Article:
Perhaps the best known cru in Savoie is Apremont, which means “bitter mountain” in French.  Sometime around 1248, the entire side of Mont Granier sheered off and caused a massive landslide down into the valley, completely destroying five villages and killing over 1,000 people.  But on the plus side, the landslide created a soil that’s a mix of limestone and rock debris, which is great stuff if you’re a grape grower.

By far, the most helpful and effective tool I found to help make sense of Savoie is this visual organizer from Alex Redfern.  If you think in pictures, this will be your Savoie Ah-ha! moment.

Savoie Triangle
Photo used by permission.

Until very recently (a couple of weeks ago recently), Savoie sparkling wine was sold as Vin de Savoie Pétillant or Vin de Mousseux, both of which translate to sparkling in French.  But now, the French Ministry of Agriculture (the INAO, or Institut national de l’origine et de la qualité) has awarded Savoie a Cremant de Savoie status for the 2014 harvest.  I’m a little unclear as to whether this is a probationary AOC status or a permanent one.  Regardless, folks in Savoie are pretty excited about it.  Wanting to preserve a regional quality to the wines, INAO rules stipulate that 60% of the Cremant de Savoie blend must consist of the local grapes Jacquère and Altesse.  40% of the final blend must be Jacquère, and the balance can be made up of Chasselas, Aligoté and Chardonnay.  Sparkling wines from the Ayze cru will be allowed to continue to use their name on labels.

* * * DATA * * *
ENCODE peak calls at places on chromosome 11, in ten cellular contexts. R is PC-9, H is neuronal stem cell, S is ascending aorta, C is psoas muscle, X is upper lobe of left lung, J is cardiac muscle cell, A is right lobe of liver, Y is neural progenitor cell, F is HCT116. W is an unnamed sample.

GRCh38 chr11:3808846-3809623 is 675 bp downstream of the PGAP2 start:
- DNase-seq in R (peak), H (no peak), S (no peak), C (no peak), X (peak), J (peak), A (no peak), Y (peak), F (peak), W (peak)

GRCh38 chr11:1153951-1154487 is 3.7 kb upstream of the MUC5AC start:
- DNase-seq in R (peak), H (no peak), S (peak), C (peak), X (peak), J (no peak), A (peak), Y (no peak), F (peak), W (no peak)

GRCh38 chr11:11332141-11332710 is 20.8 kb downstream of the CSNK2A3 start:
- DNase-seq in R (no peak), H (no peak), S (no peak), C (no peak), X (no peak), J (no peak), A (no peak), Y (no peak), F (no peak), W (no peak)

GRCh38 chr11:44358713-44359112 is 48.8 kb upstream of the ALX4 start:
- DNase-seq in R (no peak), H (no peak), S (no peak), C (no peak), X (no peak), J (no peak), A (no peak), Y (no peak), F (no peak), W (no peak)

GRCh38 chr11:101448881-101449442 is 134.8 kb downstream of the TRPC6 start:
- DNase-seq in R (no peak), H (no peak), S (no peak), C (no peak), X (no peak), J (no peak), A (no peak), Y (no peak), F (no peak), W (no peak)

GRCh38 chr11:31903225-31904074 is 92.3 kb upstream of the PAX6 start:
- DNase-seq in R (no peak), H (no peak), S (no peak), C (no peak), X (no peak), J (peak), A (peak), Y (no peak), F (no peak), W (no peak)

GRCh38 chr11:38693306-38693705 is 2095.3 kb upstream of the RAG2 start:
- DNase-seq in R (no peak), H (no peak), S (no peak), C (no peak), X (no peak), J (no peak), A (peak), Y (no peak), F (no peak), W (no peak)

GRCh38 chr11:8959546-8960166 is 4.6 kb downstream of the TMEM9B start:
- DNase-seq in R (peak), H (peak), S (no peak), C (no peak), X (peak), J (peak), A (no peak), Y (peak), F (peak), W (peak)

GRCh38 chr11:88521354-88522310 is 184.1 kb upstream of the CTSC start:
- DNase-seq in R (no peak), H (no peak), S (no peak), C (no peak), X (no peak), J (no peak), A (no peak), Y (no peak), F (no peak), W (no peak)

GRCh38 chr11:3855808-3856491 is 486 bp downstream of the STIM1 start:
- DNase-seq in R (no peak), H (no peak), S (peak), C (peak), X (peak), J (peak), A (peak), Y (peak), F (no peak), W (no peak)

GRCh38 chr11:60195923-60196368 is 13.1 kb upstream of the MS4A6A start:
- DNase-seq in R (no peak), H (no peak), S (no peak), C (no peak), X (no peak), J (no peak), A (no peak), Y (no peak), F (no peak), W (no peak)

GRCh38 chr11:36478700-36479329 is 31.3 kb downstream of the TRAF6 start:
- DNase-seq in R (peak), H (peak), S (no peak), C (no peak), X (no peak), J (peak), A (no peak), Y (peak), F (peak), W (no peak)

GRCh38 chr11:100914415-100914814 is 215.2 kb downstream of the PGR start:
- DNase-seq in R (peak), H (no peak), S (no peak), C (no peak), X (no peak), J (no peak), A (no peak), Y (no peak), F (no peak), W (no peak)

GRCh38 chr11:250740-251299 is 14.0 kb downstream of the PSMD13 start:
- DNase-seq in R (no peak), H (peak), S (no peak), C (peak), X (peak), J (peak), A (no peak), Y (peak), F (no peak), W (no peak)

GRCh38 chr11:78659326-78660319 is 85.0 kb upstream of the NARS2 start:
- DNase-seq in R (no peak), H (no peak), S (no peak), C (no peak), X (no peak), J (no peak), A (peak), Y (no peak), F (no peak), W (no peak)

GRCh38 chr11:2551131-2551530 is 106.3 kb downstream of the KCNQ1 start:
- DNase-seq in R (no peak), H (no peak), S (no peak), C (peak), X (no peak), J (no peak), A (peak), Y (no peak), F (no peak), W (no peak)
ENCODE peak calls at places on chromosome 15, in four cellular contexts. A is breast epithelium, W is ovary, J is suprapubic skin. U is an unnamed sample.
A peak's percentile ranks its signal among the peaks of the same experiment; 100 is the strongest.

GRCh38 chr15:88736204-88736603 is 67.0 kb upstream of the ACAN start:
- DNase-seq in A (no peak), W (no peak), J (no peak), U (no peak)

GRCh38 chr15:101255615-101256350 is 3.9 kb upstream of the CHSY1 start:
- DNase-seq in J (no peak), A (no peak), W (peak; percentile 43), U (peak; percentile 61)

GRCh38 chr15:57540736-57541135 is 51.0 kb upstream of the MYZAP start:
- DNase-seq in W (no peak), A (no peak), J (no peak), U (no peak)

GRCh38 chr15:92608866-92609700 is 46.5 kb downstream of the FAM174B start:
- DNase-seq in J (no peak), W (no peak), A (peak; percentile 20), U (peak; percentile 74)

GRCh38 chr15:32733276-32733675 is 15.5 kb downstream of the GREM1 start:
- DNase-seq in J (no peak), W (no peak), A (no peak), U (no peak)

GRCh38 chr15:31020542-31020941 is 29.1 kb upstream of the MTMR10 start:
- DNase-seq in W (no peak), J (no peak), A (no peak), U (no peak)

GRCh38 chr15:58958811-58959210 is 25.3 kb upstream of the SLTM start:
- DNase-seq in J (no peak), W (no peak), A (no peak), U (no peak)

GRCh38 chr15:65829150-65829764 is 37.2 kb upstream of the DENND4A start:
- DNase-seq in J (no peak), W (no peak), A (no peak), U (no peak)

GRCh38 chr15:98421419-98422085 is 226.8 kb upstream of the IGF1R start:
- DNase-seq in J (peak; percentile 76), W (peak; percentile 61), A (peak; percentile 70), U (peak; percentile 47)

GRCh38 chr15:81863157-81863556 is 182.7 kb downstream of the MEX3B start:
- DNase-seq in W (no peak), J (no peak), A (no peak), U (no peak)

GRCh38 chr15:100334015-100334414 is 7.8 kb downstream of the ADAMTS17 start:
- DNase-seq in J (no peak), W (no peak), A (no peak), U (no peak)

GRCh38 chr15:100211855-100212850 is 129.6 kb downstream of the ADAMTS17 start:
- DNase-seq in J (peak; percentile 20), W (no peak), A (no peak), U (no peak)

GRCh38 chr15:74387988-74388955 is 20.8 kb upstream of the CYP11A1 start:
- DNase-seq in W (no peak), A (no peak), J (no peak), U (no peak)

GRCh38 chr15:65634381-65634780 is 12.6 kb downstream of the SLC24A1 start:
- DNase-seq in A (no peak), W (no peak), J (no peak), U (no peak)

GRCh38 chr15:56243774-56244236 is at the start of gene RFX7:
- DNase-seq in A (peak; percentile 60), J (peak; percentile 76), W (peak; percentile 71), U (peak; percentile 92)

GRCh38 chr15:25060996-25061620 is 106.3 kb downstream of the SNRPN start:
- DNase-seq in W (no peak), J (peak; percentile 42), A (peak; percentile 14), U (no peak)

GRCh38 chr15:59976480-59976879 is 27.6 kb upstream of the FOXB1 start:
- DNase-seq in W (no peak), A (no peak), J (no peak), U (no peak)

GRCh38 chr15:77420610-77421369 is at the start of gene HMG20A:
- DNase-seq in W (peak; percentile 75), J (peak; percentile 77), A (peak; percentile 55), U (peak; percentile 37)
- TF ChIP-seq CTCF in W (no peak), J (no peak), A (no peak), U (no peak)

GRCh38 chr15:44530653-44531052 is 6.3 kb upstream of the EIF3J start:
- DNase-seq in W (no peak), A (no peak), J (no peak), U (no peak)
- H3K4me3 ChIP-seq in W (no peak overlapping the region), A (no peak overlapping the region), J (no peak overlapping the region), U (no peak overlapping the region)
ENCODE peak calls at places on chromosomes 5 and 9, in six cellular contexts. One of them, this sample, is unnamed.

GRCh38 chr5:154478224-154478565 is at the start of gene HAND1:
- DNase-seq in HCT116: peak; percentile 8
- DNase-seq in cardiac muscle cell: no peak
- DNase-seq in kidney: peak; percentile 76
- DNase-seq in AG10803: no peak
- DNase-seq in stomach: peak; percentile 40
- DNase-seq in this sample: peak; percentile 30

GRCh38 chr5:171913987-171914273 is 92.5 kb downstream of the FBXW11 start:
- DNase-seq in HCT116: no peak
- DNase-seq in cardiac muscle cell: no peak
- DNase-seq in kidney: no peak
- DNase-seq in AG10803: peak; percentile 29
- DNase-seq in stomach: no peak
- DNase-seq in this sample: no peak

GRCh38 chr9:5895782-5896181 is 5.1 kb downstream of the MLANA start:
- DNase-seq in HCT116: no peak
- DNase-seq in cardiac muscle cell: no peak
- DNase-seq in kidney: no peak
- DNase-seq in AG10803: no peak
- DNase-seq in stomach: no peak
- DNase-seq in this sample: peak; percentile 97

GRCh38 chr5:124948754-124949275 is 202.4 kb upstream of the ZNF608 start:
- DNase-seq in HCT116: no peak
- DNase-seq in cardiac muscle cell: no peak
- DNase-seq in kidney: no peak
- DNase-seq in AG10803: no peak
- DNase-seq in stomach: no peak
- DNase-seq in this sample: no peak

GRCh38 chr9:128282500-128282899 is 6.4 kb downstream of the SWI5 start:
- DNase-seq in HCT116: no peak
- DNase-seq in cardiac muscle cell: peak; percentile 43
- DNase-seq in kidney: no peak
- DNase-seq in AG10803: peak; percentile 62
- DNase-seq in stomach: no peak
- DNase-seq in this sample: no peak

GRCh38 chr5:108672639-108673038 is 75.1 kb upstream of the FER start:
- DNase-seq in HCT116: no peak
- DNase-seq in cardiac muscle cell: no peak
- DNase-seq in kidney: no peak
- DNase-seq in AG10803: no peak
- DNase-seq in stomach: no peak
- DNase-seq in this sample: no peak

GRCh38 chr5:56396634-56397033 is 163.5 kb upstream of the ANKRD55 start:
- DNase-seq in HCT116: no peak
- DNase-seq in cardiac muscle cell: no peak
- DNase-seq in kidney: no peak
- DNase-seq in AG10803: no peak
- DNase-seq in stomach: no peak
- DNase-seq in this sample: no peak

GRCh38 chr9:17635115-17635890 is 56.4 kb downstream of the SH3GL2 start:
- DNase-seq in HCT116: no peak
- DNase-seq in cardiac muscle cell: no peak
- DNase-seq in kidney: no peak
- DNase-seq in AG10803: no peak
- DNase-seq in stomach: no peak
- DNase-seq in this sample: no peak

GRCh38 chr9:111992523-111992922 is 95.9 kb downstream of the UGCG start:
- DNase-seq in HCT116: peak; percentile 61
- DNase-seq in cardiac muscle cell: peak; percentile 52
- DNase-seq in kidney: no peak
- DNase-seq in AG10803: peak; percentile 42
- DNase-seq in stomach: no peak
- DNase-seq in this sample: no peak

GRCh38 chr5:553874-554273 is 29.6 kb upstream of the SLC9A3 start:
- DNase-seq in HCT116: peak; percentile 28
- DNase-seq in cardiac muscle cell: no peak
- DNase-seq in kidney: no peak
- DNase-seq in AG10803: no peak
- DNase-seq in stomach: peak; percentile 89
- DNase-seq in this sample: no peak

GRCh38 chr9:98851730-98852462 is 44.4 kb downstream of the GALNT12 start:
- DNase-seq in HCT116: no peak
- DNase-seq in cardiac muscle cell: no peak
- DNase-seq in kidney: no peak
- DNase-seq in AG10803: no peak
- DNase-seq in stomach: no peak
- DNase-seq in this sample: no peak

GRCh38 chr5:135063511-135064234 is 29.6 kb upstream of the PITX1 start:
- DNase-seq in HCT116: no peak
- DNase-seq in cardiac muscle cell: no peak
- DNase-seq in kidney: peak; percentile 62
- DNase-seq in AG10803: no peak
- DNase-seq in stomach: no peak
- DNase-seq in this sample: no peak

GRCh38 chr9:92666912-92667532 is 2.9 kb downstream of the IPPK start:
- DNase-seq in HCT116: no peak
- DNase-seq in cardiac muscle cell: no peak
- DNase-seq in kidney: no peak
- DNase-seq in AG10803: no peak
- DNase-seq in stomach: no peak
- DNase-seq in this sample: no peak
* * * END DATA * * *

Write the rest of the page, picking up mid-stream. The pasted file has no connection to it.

Savoie is supposed to be the perfect wine for Cheese Fondue.  I feel like I’ve tried to pair Cheese Fondue with just about every wine (and I’m almost embarrassed to admit this), but I don’t think I’ve ever tried it with a Savoie wine.  But I remembered the distinctive white cross coat of arms on the bottle, so I checked my Cellar Tracker tasting notes.  I’m wildly inconsistent with Cellar Tracker.  I’m religious about keeping track of my wines, but terrible about writing tasting notes.  But back in 2007, I did taste a bottle of Pierre Boniface Vin de Savoie Apremont 2005 — and I wrote a note!  It appears I was unimpressed, as my tasting note says:

Imagine my surprise when I opened this bottle, poured a glass and there were bubbles!  Not just a slight effervescence, but foaming, audible, cheap champagne-esque bubbles.  Gotta be flawed.

Apremont isn’t supposed to be bubbly . . . is it??  Savoie aficionado, Alex Redfern, told me some producers of Apremont, Abymes and Crépy add a dose of Carbon Dioxide just prior to bottling which can result in a slight effervescence, although this practice is becoming more and more rare.  Perhaps I got a hold of one of those bottles.

DSCN5431Last Friday was my birthday, an occasion I shamelessly use as an excuse to make myself a vat of hot melted cheese.  And I paired it with a Savoie Jacquère.

Domaine Les Cantates Vin de Savoie Chignin Jacquère 2012
No bubbles!  Super-clean nose of slate and seashells.  Very lightweight, almost delicate. Flavors are pear, lime, apple and white peach. A knockout with the Cheese Fondue.  The acidity in the wine lends a much-needed balance to the heaviness of the cheeses.
Vin de Savoie is my new Cheese Fondue wine!  12% ABV.  $15.

I’m less confused (mostly) and more impressed with the wines of Savoie then when I started researching this post, so Mission Accomplished!

Stay tuned for La Troisième Partie:  Jurançon.

A votre santé!

7 comments

  1. You are such a great writer and researcher and I love reading and learning. I must give the wine of Savoie a try. BTW, I also love cheese fondue, I’m not great with geography is this area on the Swiss border, the coat of arms looks like its Swiss.

    Like